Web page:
Travel has changed. In the 80s and early 90s, we saved for our Inter-Rail tickets, we had to figure out different currencies, we had a money belt with traveller’s cheques, no credit cards, a backpack, no mobile phone, no internet, a cheap camera and a roll or two of film. We had a paragraph underlined about the destination we were heading to in bibles such as ‘Work Your Way Around the World or ‘Europe by Rail’, an address of a hostel and perhaps it’s phone number. Inspiration to visit somewhere was from a documentary or a description told to us by another traveller we met along the way. Travellers talked to each other without hesitation, automatic comradary as we didn’t have access to friends through video chat – that was only on Star Trek. We needed to be alert, we needed to plan, to stay visual and sometimes rely on our intuition.
We wrote long descriptions home on special airmail paper – extra light – and planned where we will be in a few weeks so that home could write their news to us and we would have a letter waiting – cherished letters we kept with us and reread over and over whenever we felt homesick. Phone calls happened whenever we had enough coins, found a phone box and if we weren’t too distracted.
Few photos were taken, the essence of adventure was more easily portrayed in descriptive conversation and writing.
I have had mixed feelings about how travel has changed in the last 10 years or so. Flights became so affordable that overland trips were no longer the more cost affective option, hopping on a plane to go somewhere foreign for a weekend was common, no more plotting and planning and saving for a year necessary. No one seemed to ‘look’, ‘absorb’ with their eyes anymore, always through the screen of their phone, selfies and videos.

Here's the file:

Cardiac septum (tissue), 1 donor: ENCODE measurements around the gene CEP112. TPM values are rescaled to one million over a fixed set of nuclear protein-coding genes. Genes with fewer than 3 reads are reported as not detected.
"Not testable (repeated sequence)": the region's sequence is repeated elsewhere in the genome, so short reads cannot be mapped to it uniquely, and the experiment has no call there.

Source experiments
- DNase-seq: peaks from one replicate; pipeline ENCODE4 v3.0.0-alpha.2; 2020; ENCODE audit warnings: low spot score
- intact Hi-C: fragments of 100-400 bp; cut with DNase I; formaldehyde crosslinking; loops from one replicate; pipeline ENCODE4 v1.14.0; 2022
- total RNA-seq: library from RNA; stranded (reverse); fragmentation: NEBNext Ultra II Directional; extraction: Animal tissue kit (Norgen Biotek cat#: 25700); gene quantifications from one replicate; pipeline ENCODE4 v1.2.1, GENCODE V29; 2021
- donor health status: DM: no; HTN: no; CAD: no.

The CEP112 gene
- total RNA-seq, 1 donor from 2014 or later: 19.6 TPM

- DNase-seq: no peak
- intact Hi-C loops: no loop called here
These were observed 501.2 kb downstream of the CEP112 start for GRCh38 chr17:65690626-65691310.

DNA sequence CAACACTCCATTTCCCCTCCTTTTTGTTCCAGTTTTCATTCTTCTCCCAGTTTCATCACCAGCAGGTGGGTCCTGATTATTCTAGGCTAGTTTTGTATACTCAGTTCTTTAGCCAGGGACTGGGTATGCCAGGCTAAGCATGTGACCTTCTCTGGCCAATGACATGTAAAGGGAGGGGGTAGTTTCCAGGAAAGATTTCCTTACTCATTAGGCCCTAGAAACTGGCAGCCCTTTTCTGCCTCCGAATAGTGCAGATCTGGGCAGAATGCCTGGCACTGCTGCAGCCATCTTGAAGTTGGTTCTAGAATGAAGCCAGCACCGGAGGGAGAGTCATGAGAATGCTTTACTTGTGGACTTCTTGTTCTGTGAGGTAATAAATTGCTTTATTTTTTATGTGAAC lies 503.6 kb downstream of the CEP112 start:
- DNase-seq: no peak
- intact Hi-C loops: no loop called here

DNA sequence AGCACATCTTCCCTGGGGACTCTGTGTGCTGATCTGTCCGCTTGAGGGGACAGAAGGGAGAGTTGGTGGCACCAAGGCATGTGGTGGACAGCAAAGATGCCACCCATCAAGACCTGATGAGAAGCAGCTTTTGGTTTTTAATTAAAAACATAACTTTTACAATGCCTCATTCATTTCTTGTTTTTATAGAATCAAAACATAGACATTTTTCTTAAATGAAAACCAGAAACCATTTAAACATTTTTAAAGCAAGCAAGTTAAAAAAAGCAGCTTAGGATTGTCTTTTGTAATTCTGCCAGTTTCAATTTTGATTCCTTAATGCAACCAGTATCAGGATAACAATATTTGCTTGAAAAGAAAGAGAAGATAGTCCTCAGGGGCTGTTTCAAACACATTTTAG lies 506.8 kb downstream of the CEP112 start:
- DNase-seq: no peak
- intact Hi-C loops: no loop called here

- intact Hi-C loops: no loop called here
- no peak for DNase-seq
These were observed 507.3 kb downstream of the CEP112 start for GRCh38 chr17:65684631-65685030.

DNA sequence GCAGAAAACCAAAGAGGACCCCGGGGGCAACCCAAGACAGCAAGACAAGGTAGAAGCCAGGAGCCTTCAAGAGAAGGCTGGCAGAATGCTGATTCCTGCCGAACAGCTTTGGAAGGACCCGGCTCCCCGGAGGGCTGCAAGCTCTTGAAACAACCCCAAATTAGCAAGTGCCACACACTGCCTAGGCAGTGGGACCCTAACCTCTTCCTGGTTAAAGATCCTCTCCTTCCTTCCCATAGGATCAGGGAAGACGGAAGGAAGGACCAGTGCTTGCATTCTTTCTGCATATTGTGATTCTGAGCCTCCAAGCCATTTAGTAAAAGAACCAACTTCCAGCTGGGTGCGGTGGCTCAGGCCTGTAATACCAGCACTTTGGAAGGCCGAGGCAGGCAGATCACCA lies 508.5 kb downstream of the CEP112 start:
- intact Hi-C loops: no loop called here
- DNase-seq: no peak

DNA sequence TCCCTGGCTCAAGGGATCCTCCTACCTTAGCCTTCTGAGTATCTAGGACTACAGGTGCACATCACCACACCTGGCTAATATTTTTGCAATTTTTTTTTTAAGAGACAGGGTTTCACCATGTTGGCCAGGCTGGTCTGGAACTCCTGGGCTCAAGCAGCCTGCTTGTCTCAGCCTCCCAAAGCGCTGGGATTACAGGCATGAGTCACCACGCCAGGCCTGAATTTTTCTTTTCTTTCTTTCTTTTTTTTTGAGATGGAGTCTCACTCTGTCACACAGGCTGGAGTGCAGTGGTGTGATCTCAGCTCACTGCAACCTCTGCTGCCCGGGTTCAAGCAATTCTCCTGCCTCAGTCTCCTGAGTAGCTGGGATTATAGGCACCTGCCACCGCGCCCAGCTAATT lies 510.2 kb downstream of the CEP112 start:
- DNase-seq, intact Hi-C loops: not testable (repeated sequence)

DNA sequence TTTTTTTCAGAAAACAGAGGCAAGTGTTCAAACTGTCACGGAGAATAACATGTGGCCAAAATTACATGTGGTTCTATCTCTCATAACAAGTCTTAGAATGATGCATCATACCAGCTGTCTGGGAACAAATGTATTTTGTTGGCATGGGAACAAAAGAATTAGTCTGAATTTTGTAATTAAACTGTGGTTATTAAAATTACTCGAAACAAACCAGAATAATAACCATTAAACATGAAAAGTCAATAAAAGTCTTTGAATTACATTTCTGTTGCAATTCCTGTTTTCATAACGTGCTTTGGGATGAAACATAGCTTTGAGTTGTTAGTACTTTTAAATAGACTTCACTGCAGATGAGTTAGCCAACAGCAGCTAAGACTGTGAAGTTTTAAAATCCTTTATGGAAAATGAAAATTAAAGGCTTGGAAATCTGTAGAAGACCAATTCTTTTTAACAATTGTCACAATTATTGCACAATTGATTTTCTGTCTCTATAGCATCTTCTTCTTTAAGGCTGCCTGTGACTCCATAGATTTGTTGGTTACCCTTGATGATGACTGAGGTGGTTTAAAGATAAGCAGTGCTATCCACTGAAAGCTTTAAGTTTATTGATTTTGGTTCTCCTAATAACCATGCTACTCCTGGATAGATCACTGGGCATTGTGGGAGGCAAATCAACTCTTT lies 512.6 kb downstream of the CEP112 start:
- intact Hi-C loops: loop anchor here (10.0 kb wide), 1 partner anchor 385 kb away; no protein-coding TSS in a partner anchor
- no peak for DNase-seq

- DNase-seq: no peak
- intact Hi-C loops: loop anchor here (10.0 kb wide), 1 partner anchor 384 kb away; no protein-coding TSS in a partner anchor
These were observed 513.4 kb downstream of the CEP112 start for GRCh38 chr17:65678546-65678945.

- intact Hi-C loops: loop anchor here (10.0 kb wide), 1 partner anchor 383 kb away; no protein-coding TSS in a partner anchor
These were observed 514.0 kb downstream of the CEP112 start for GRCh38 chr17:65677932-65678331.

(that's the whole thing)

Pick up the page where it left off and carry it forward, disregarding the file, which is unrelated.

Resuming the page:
Travel pre internet was adventure. Mobile phones, GPS and pins have eliminated the possibility of getting lost which before had it’s advantages – having to find a new route, discovering a gem along the way, having to speak to a stranger who, could be a serial killer, or more probable a new friend for life.
Yes, technology is good for parent’s nerves, I still don’t know how my parents coped when I ‘forgot’ to call for three weeks. I am grateful, and relieved, that I can be on video chat with my daughter if she is walking home alone in another country, if I needed I could find my teenager’s exact location through a phone app within seconds. Without the possibility of video calls with family this Lockdown would have been a much more difficult experience.
However, with technology has the excitement and mystery of adventure been lost? Everywhere has been photographed, blogged about, reviewed, social media-ed to death. Before, when you read a few descriptive lines in a guide book imaginations ran wild about what to expect, now no imagination is needed. Often it is the opposite – a sense of disappointment when a destination does not live up to the expectations portrayed in filtered, colour balanced and altered IG photos.
The few times I have been out since the ease of lockdown has started, I’ve noticed people looking at the scenery around them, actually looking, not though a camera on their phone. Perhaps it is because they are from around the area and not tourists, or perhaps they are actually looking with new eyes and have a new appreciation of what is in front of them.
It is most likely that flights may be more difficult to get and more expensive in the ‘new’ normal. We will have to choose more carefully where we go and how we spend our time there – museums, restaurants, beaches, everything will need to pre booked. Thought will be needed and patience practiced.
Things in uncrowded spaces will look different, perhaps we will gain a new appreciation and a new sense of wonder and awe, after patiently waiting on a list to see a masterpiece.
We will have to think about new ways of finding our way through new travel challenges that are not yet google-able. We will need to be more alert, more visual, plan differently, use our instincts. A new version of adventure is ahead of us. It won’t be easy but then again, adventure never was.